How to Capitalize an LLC

By Rachel Moran

Owners of an LLC, or limited liability company, each contribute various resources to the business in exchange for a portion of ownership. Capitalization is the contribution of cash resources. The process usually begins before official business formation according to the state's requirements, but the contributions are actually made after the business is formed.


Capitalization requires having a financial outlook. Create an operational budget and break-even analyses for full operations and for each ownership interest. Break-even analyses are reports that show fixed and variable costs — that is, costs that are always the same and costs that change as the business changes — in order to define when each owner and the business as a whole "breaks even" or makes back what it contributed. Once you understand how much money your business needs to run and for owners to make a profit, you can figure out how much capital you need.

Personal Assets

Owners can contribute personal assets to the business. One choice is to contribute cash equally for equal ownership or to contribute cash in different proportions for differing ownership interests. Ownership interests don't have to match capital contributions if all owners agree on the divisions. If the business fails, personal cash contributions may mean neither the business nor the owners incur any debt.

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Debt Financing

Debt financing includes bank loans, small business association loans, credit cards or other lines of credit to provide the business with what it needs to operate. Debt financing can be broken down among the owners equally, although if the LLC is in a state where debt is owned by the entity as a whole, it may be wiser to have the entity or owners with better credit take loans, in order to secure better interest rates. In cases where owners have vastly differing credit scores, the business may decide to combine debt and equity financing.

Equity Financing

Equity financing is the exchange of capital contribution for a share of the company's profits. You may be able to get equity financing from a venture-capital firm or a personal investor. These financiers may affect the company's structure, though, if their investment grants them management rights. If one owner relies on equity financing, he may assign all or part of his management rights to the equity investor without affecting the management rights of other owners who contributed personal assets or other capital.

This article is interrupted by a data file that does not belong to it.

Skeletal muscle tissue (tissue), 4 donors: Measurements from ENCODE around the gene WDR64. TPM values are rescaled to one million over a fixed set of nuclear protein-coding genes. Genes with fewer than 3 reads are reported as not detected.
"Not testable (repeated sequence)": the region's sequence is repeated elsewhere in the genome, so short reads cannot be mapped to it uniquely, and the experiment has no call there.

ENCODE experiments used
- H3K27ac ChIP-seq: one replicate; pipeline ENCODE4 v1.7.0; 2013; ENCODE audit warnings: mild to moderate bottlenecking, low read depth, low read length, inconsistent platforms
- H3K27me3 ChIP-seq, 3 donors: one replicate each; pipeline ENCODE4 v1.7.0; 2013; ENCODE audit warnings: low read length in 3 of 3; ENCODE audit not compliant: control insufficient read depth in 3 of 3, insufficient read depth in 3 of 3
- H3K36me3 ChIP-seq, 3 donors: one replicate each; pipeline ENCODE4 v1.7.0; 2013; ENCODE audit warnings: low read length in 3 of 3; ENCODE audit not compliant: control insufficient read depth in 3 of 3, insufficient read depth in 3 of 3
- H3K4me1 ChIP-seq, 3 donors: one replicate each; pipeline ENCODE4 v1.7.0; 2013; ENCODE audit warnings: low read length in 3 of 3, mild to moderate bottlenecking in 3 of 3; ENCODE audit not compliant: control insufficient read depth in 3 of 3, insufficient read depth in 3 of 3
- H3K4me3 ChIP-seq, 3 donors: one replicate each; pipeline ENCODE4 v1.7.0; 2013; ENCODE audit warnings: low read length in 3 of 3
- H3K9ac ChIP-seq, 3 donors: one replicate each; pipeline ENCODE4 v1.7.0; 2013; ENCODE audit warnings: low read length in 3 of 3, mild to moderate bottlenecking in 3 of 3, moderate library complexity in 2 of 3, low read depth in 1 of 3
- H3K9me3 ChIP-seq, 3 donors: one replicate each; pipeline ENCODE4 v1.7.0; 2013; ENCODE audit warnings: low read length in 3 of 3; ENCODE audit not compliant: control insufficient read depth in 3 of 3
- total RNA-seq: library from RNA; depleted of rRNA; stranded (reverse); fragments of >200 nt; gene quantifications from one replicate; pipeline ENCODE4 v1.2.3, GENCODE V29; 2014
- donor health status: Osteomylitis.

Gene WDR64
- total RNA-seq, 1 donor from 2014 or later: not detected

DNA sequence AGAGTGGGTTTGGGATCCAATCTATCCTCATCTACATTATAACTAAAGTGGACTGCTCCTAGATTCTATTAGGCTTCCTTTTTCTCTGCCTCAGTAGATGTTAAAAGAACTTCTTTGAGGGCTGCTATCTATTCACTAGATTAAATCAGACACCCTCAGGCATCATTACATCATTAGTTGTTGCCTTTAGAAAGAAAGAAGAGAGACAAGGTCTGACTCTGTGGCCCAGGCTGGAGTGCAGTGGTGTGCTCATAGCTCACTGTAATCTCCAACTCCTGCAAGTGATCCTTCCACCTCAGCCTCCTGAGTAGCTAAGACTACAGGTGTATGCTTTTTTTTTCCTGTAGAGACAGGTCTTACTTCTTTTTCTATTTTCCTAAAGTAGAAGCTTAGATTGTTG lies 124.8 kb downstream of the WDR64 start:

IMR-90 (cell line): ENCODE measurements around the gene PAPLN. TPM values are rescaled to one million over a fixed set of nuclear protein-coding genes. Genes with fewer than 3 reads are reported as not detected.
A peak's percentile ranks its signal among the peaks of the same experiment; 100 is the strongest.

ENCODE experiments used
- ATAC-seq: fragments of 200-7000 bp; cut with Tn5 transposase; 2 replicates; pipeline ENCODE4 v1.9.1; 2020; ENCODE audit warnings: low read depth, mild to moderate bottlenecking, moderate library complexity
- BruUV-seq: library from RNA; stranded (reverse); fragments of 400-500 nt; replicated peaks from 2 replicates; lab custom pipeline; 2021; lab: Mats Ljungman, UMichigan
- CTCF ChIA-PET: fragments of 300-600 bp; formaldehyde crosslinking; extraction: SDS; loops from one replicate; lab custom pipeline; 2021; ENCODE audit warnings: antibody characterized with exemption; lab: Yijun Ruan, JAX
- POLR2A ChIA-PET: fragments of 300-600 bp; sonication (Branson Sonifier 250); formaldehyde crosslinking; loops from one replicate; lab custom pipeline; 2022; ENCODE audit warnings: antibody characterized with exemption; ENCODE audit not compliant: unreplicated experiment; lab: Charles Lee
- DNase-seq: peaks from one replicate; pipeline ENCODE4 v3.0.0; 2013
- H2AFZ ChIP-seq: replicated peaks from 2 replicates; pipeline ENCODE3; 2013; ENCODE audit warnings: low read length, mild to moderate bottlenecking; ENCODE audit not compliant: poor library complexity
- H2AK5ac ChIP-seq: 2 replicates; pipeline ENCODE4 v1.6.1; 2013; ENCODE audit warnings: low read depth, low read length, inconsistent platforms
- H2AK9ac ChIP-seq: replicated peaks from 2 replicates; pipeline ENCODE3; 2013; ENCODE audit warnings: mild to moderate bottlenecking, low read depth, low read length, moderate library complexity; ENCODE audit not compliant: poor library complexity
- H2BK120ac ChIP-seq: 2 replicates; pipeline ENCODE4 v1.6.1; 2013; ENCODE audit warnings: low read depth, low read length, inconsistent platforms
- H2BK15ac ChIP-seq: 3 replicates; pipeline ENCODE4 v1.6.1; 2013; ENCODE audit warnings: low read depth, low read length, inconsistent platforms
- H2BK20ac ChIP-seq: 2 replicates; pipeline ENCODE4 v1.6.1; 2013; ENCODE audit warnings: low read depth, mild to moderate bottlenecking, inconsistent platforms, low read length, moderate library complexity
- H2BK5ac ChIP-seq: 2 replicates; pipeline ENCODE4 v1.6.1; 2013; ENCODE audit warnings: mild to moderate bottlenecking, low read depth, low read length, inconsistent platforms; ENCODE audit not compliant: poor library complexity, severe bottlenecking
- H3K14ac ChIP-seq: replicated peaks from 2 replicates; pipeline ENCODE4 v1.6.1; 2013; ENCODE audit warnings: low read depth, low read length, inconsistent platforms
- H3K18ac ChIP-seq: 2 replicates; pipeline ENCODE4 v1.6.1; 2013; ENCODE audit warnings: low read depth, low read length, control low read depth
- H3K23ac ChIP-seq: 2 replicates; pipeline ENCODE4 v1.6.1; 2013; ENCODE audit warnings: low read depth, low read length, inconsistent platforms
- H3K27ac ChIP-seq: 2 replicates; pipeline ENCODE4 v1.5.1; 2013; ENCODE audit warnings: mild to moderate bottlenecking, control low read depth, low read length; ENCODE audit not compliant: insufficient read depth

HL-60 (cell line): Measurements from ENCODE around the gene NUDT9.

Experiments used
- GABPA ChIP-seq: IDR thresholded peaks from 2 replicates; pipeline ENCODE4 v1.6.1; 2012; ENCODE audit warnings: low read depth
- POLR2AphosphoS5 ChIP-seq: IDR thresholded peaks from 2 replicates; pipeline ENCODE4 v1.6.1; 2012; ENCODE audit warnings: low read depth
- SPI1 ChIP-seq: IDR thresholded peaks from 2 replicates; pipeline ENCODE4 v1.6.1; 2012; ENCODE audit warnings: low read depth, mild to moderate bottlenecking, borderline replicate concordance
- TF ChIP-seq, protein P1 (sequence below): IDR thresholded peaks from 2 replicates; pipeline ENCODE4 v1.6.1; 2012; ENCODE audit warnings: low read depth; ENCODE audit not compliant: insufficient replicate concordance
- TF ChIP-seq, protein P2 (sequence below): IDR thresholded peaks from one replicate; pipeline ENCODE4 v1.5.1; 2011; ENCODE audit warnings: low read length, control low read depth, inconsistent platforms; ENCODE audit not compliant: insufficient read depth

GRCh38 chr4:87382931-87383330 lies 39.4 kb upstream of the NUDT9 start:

New Owners

New owners may contribute cash to capitalize their entry into the company. This contribution would change the ownership percentages of the company, but increase the overall value of the company. If a new owner doesn't have cash to contribute, she may contribute skills on a vesting schedule that transfers ownership over a certain time period. If the new owner fails to satisfy vesting agreements or leaves the company before the time period ends, any vested interest is returned to the company.

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Can a Startup LLC Assume Sole Propiertor Debts & Assets?


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How Are Profits Split in an LLC?

One of the significant benefits of organizing a company as a limited liability company, called an LLC, is the ability to allocate profits according to the needs of the owners, rather than by the number of shares of stock a person holds. LLC owners, known as members, can choose to split up profits any way that works for them, as long as they elect to be taxed as a partnership.

Can You Lend Money to Your Own LLC Business?

If you have created a limited liability company, or LLC, the law protects you from personal liability for the company's debts. When the company runs into financial difficulties, however, you are free to lend your own money to it, in hopes of generating new business or to meet the obligations of the business. In some cases, this is preferable to borrowing from a bank or another source, thus creating more creditors and cash-flow issues.

PMSI & Bankruptcy

Financing property allows you to immediately enjoy the benefits of an asset in exchange for a promise to pay back the debt plus interest over time. However, the person or company extending the credit may insist on having certain protections in place in the event that you fail to pay, or file for bankruptcy. One type of protection commonly used in these instances is a purchase money security interest.

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